Getting the Lead Out: Doctor who uncovered the Flint water crisis comes to San Diego - #BetterSD

Posted: Saturday, November 3rd 2018


Dr. Mona Hanna-Attisha
Dr. Mona Hanna-Attisha

In 2015, the City of Flint, Michigan became a symbol for the national crisis of lead in our drinking water. Dr. Mona Hanna-Attisha found children in Flint were being severely damaged by their exposure to lead. Next week, Dr. Hanna-Attisha will be in San Diego, and she has bold advice for local officials on responding to the lead issue.

“Lead is unfortunately in school water throughout the nation," Dr. Hanna-Attisha said. “Schools are meant to be places were children learn and develop, not places where you can potentially be exposed to a neurotoxin which impedes learning and development.”

San Diego Unified began targeted testing for lead in school drinking water in 2017, working with its water provider, the City of San Diego, to assess the extent of the problem. Tests found elevated levels of lead in about 20 percent of schools tested. Outlets with elevated levels of lead were turned off, so students could not drink from them until they were repaired or replaced. The district also made plans to expand testing to include every outlet at every school.

“I’m so excited to hear about the San Diego Unified School District and their efforts to make sure that kids in school have the safest drinking water possible. … San Diego is leading the nation in its investment in children,” Dr. Hanna-Attisha said. She will be speaking on November 10 at the University of San Diego’s Kroc Institute for Peace and Justice Theatre. She has launched an initiative to mitigate the impact of the Flint water crisis and to assist communities across the country. She has written a book on the subject called “What the Eyes Don’t See.” 

San Diego Unified’s lead remediation effort was triggered by the public health crisis in Flint. Following the crisis, the State of California mandated local water providers test school drinking water if asked by schools. San Diego Unified was one of the first districts in the state to utilize this program. Between April and June 2017, the district’s water provider, the City of San Diego, drew up to five samples of water at each district campus. When levels exceeded the state and federal “action level” of 15 parts per billion (ppb), the district quickly secured fixtures, notified parents and began remediation. This round of testing set the stage for the district’s robust water remediation effort, developed last summer.

In July 2017, the school board strengthened the “action level” to 5 ppb and directed staff to test every single drinking water outlet. This new standard matches the Food and Drug Administration's standard for bottled water.

“In our district, we have set the toughest standards for clean drinking water in the state,” School Board President Kevin Beiser said at last month’s State of the District. “San Diego Unified School District has started a public health trend in California with this new, strict lead action level. Following our adoption of the 5 ppb standard, Oakland and Berkeley Unified School District have also strengthened their lead standards.”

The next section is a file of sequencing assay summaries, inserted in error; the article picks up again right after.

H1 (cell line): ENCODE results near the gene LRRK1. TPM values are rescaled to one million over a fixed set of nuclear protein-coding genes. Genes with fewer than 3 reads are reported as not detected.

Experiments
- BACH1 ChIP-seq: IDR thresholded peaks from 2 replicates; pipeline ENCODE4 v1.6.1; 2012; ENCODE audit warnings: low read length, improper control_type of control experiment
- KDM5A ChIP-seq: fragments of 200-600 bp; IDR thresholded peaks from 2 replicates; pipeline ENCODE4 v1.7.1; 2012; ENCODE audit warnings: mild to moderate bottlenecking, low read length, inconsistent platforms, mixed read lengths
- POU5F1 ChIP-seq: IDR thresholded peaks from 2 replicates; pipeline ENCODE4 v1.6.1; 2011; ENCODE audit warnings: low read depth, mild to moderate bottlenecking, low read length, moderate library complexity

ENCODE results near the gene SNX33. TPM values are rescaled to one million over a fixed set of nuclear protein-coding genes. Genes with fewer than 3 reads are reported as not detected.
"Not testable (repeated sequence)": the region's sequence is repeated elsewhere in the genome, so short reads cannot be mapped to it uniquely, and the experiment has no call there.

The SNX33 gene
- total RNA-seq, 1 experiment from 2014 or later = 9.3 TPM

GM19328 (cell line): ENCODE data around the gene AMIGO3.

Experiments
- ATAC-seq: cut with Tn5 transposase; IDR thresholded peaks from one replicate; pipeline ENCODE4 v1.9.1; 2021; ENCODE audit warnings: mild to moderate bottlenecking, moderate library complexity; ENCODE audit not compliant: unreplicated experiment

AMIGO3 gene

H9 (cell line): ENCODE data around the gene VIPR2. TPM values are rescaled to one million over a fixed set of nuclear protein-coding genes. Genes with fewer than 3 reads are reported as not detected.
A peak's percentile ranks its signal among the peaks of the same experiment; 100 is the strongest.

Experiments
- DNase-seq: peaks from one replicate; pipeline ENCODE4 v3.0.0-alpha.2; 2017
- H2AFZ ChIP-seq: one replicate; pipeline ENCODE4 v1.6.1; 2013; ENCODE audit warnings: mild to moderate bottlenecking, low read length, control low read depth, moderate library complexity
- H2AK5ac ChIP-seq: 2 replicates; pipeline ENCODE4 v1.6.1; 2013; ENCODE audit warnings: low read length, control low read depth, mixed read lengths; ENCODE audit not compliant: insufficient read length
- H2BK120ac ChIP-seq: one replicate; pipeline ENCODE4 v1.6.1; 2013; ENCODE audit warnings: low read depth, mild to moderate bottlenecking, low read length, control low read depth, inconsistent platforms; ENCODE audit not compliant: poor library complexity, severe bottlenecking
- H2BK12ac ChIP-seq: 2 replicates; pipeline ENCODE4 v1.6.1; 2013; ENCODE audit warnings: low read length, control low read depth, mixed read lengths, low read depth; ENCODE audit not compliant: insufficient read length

Beiser continued: “Public health experts are clear, there is no safe level of lead. San Diego Unified agrees. The lower we are able to take lead levels in our water, the better the health of San Diego Unified students will be.”

The district is conducting a thorough sweep, testing every single drinking water outlet in the district to ensure all drinking water meets the district’s new strict standard of 5 parts per billion. One part per billion is the equivalent of one drop of water in an Olympic size swimming pool.

Whenever lead is found above 5 ppb, the district quickly secures those fixtures, notifies parents and begins remediation. Whenever lead is found above 15 ppb, a parent meeting with the County Childhood Lead Poisoning Prevention Program is scheduled.

To reach the 5 ppb standard, funds from prior school bond programs are being utilized for remediation. To go lower than 5 ppb, substantial additional resources would be needed, and those resources are included in a bond, Measure YY, on the November ballot.

After remediation is complete, the district re-tests every impacted fixture to ensure remediation was successful. After a campus is tested, families are notified of the results. Sampling logs are posted here for review. Following remediation, a report is posted online explaining what steps were taken and the result of post-remediation tests.

While no student has been found to have elevated lead blood levels due to drinking water at a district school, San Diego Unified continues to encourage all families to learn more about lead exposure because it could be present in their homes and other places frequented by their child. The district encourages all families concerned about lead exposure to request a lead-blood screening from their doctor. The district’s Nursing and Wellness staff will assist families with signing up for insurance, finding a doctor or local community clinic and requesting a blood screening.

Getting the lead out of drinking water can be tedious and expensive work, but it’s also imperative, Dr. Hanna-Attisha said.

“The return on investment from lead elimination is priceless for a child's development, but can also be quantified by increases in economic productivity and decreases in education, health care and criminal justice costs,” she said. “It may be expensive now, but it will pay off tomorrow.”

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